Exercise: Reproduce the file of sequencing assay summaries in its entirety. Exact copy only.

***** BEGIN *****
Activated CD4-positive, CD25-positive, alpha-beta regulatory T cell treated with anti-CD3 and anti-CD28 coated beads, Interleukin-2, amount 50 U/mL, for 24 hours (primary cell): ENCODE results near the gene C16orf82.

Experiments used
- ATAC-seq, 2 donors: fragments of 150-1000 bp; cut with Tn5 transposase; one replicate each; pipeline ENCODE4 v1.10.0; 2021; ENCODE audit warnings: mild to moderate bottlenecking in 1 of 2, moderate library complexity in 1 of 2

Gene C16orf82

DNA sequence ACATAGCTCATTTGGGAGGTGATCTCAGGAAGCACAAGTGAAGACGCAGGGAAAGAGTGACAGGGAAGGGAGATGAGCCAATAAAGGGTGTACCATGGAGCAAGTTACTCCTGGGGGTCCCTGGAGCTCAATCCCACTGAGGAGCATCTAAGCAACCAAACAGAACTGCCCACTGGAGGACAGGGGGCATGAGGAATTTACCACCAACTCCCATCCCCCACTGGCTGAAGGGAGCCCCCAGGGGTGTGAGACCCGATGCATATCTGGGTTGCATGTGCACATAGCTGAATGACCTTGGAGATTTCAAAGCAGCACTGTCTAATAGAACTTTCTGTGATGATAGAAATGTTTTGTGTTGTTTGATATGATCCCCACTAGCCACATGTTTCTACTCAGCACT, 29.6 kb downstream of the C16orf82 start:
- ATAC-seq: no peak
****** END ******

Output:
Activated CD4-positive, CD25-positive, alpha-beta regulatory T cell treated with anti-CD3 and anti-CD28 coated beads, Interleukin-2, amount 50 U/mL, for 24 hours (primary cell): ENCODE results near the gene C16orf82.

Experiments used
- ATAC-seq, 2 donors: fragments of 150-1000 bp; cut with Tn5 transposase; one replicate each; pipeline ENCODE4 v1.10.0; 2021; ENCODE audit warnings: mild to moderate bottlenecking in 1 of 2, moderate library complexity in 1 of 2

Gene C16orf82

DNA sequence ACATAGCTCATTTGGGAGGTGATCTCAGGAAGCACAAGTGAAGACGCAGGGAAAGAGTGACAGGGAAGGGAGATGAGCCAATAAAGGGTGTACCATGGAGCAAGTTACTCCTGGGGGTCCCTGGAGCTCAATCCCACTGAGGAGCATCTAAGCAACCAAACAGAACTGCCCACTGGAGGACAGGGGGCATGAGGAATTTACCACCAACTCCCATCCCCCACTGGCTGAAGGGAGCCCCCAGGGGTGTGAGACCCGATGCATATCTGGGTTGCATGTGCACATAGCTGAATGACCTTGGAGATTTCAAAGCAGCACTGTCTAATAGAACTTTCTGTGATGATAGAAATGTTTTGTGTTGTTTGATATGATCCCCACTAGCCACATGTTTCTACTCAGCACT, 29.6 kb downstream of the C16orf82 start:
- ATAC-seq: no peak